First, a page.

“Planet

Six Crazy Attempts to Geoengineer the Weather

These scientists and inventors set out to change the planet with these out-of-the-box ideas

(Illustration by Stuart Patience)
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As climate change churns up extreme weather, would-be geoengineers are proposing revolutionary new technologies to minimize the effects of global warming: Reflect sunlight into space with orbiting mirrors! Absorb atmospheric carbon dioxide with artificial trees! Bulk up sea ice by cooling it with giant pumps! Even proponents acknowledge that such extravagant measures would be risky, assuming they could be implemented. But tinkering with the planet’s thermostat isn’t an entirely new idea, as you can see from these past schemes—all ingenious, some downright explosive.

Battle Plan
Soldiers had long observed that rain seemed to follow battles, and common wisdom attributed this apparent link to the smoke and noise caused by munitions. In August 1891, Robert Dyrenforth, a Washington patent lawyer and retired Union Army major, took this idea to its logical conclusion in the first government-funded effort to control the weather. Supplied with $7,000 from the U.S. Senate and armed with mortars, electrical kites and hydrogen balloons, Dyrenforth traveled to West Texas, where he attempted to create a downpour by setting off a series of loud explosions in the lower atmosphere. He took credit for the precipitation that fell several hours after each volley, but it may be that what Dyrenforth got right was just timing: The rainy season was due to start anyway.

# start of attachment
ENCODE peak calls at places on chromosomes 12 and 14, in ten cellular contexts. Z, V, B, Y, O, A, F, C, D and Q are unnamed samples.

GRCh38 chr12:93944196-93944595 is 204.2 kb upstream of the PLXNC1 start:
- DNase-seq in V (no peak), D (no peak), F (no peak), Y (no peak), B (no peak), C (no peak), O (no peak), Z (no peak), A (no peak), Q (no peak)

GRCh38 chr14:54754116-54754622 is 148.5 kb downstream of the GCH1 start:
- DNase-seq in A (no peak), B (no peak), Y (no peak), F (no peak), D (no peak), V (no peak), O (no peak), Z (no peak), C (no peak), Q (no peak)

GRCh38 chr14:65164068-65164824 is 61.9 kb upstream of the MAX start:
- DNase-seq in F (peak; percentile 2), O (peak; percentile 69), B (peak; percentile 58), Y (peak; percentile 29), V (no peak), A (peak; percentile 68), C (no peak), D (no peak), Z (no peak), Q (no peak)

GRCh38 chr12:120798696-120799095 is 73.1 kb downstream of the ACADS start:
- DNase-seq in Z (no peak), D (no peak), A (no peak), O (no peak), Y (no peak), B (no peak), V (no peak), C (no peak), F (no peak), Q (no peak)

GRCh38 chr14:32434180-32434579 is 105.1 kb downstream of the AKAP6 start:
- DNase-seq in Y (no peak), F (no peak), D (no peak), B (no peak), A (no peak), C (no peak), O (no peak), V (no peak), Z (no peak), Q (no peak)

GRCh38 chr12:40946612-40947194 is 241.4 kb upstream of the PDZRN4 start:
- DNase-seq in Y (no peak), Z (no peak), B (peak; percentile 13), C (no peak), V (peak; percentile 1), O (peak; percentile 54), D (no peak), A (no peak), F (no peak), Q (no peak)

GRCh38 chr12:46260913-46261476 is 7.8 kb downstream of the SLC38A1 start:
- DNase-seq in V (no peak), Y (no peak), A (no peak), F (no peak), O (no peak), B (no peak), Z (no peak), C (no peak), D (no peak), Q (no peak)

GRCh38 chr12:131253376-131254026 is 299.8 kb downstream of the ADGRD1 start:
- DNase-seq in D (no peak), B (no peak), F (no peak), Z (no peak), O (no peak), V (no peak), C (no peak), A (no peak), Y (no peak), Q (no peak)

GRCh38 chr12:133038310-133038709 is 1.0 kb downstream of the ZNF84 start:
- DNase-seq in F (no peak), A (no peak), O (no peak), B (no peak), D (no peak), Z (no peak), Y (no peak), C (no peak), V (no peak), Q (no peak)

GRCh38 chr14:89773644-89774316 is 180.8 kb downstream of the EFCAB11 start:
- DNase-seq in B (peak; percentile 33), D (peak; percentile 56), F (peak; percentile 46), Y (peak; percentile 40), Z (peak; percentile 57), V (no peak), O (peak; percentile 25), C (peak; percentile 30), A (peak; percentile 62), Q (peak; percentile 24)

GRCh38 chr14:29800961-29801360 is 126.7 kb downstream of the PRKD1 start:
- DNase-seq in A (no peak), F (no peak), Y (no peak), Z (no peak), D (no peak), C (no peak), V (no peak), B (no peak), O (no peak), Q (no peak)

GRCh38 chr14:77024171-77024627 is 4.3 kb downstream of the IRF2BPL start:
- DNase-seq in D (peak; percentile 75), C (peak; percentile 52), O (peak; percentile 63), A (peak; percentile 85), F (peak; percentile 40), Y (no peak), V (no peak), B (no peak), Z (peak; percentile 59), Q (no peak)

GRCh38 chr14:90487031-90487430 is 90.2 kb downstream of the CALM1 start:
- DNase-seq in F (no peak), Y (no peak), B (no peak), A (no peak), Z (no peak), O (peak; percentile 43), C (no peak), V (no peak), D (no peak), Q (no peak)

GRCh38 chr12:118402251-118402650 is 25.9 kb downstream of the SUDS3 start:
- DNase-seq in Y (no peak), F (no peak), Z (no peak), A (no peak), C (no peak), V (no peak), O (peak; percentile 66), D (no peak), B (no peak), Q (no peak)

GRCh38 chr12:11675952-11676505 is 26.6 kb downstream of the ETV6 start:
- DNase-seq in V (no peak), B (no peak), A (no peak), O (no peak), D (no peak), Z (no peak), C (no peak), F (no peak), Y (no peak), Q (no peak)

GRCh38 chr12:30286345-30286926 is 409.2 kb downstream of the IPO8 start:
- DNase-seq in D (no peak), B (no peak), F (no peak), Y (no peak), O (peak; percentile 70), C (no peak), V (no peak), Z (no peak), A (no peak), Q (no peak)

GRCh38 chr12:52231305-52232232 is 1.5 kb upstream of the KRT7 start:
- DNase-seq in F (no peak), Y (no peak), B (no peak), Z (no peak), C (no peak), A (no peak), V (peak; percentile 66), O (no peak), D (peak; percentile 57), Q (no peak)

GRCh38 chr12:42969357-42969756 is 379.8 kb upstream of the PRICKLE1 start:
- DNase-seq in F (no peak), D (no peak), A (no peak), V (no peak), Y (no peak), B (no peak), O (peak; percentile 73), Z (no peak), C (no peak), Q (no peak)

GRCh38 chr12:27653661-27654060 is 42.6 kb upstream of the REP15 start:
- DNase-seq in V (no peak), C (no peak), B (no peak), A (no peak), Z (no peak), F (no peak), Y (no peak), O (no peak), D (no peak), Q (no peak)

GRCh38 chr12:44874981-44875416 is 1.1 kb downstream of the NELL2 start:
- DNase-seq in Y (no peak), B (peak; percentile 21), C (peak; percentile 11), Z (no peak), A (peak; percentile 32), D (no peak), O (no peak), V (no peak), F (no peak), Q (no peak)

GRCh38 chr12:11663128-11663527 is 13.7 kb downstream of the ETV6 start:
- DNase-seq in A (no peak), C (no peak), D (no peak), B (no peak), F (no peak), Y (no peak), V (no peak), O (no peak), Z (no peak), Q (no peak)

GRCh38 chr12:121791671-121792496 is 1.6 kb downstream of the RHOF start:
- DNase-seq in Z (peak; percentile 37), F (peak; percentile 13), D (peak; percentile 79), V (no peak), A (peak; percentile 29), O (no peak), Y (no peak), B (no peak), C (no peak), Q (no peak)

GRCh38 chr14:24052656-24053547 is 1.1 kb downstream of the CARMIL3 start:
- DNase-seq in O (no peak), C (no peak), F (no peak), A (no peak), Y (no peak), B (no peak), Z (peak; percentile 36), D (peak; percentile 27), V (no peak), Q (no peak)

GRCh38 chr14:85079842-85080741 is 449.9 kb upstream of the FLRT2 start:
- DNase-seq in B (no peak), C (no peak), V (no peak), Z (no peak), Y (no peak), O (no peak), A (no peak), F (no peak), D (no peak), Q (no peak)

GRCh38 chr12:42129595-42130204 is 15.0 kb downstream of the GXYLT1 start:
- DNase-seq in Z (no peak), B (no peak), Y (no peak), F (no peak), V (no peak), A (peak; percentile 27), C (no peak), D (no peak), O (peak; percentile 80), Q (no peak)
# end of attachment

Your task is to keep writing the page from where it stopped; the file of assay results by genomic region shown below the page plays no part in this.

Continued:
Vineyard Defense
For more than a century, farmers around the world have fired hail cannons at the sky to stave off icy precipitation that could destroy delicate crops. (The trend began in the 1890s, when one Austrian winegrower raised a small army to wage “war on the clouds.”) The tall conical devices are believed to disrupt the formation of hail by blasting shock waves every few seconds during a storm. While proof of their efficacy is anecdotal at best, hail cannons are still in use at vineyards from California to New Zealand.

Rainmakers
In 1946, Vincent Schaefer, a General Electric chemist, discovered that dry ice—super-cooled solid carbon dioxide—could be used to create an artificial cloud full of tiny ice crystals. Further experimentation led to “seeding” clouds with dry ice, silver iodide or other chemicals dropped from an airplane to catalyze precipitation. Though cloud-seeding has not fulfilled all its promises, it is used to generate powder for ski areas and rainfall in the United Arab Emirates, where up to 15 percent of annual precipitation is man-made.

In the Shade

In 1989, James Early, a California engineer, proposed going to the Moon to assemble a glass parasol more than 1,200 miles across that would be launched into space to deflect solar radiation. Other experts have made similar suggestions, including an enormous orbiting mirror or a cloud of millions of umbrella-like spacecraft floating between the Earth and the Sun.

Blazing Away
James Espy, a 19th-century schoolteacher known as “the Storm King,” made contributions to the study of cyclones. But he never secured permission to test his most audacious idea: setting massive forest fires to regulate the continent’s weather. The heat from weekly blazes in the Rocky and Appalachian mountains, he argued in 1845, would ensure that “it will rain enough and not too much... and the health and happiness of the citizens will be much promoted.”

Weaponizing Weather
“Operation Popeye” was a classified U.S. program that deployed cloud-seeding during the Vietnam War. The aim was to hinder North Vietnamese troops and suppress anti-aircraft fire. Whether the program worked remains in question. But after it became public, in 1972, it prompted a congressional investigation and, eventually, a United Nations treaty forbidding military action intended to cause “earthquakes, tsunamis [or] changes in weather patterns.”

About Amy Crawford
Amy Crawford

Amy Crawford is a Michigan-based freelance journalist writing about cities, science, the environment, art and education. A longtime Smithsonian contributor, her work also appears in CityLab and the Boston Globe.

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